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A wrongful death suit was filed in the true crime case of Lara Prychodko. Determine if her death was truly an accident or if there was a hitman involved.

True Crime: Was Lara Prychodko’s freak accident caused by a hitman?

When many true crime aficionados hear about a woman plunging to her death in the trash chute of her luxury apartment building, they tend to think of the 2010 case of Phoebe Handsjuk in Melbourne, Australia. But there is also a case that happened in 2018, long since ruled as an accident, about Lara Prychodko, who died after plunging down her Manhattan apartment building’s trash chute.

Much like the Handsjuk case, Prychodko’s death was ruled as a tragic accident. So why is it coming up again in the world of true crime? Prychodko’s father believes that his daughter didn’t die in an accident. He believes that she was murdered. What’s happening now? Will there be charges filed? Here’s what you need to know.

What happened?

On July 10, 2018, Lara Prychodko was found dead in the basement garbage room of her luxury apartment building in Manhattan. Her body had been “crushed from multiple angles” due to going through her building’s trash compactor. Cops said that surveillance video shows that she was stumbling around prior to her death and was believed to be intoxicated. 

In Dec. 2018, Prychodko’s death was ruled an accident. Her family, however, maintains that there’s no way it was an accident. They hired famed coroner, Dr. Michael Baden, who is the former chief medical examiner of New York, who found that Prychodko may have been strangled prior to her death

Now her father, Nicholas Prychodko, has filed a wrongful death lawsuit against his daughter’s estranged husband, alleging David Schlachet paid someone to kill Lara Prychodko before the couple could finish finalizing their highly contentious divorce. In which Schlachet stood to lose as much as half of the couple’s six million USD fortune. True crime rule 101: the husband probably did it.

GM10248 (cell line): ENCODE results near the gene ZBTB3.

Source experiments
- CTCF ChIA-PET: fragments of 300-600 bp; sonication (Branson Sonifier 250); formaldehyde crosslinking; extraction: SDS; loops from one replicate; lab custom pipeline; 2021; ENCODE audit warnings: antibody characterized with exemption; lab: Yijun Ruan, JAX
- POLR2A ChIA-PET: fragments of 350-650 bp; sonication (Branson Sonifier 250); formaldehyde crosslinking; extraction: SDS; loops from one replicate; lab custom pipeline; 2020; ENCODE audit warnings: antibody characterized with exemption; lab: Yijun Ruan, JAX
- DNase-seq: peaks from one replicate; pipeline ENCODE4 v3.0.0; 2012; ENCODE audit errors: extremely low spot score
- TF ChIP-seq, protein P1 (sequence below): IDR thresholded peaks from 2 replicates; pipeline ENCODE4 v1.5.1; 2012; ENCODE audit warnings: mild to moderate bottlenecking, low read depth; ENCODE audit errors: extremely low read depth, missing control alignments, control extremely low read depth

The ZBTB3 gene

Is there proof? 

The lawsuit, which was filed at the Manhattan Supreme Court, didn’t offer proof of this claim. Currently, it’s just a theory put forth by Nicholas Prychodoko and financial advisor Lance Meyerowich. It does, however, allow to explain the strangulation and the motive for Prychodko’s death, which, again, is weird. It’s really hard to accidentally fall down a trash chute. 

The suit alleges that Lara Prychodko was allegedly strangled by a hit man (“John Doe”) hired by Schlachet. “Upon information and belief, during these meetings, Schlachet offered to pay John Doe to murder Lara Prychodko,” writes the suit. It adds that Prychodko’s movements were allegedly tracked via software installed on her computer by Schlachet with John Doe visiting the two apartments kept by Prychodko. 

The crime was then committed with Prychodko allegedly strangled by John Doe who then allegedly disposed of her body via the garbage chute. After this, Schlachet then allegedly made the final payment to John Doe and went about planting “stories in various news outlets to shift the focus away from himself as a suspect”. His motive was allegedly financially motivated after his construction business filed for bankruptcy in 2016.

What happens next?

Well now, if we know our civil procedures, a judge will have to hear if there is enough evidence to go forward in the wrongful death suit. The theory of the alleged events that took place is pretty compelling. But, well, as any true crime fan knows, you need the proof to back up that circumstantial evidence. At the very least, they need to find hints of such a huge payment coming out of Schlachet’s financials. 

Hitmen, after all, aren’t cheap. In the end, it will more than likely come down to a judge to decide if there is enough evidence to move forward with a trial. If there is, then it’s up to a jury or judge to figure out if David Schlachet is culpable in Prychodko’s death. After which he will be removed as a beneficiary and required to pay compensation. Then, who knows, maybe criminal charges.

Again, this is all a hypothetical scenario of what could happen. The case could also be dismissed and the Prychodko family will be left trying to get Lara justice, as is the case in many true crime stories

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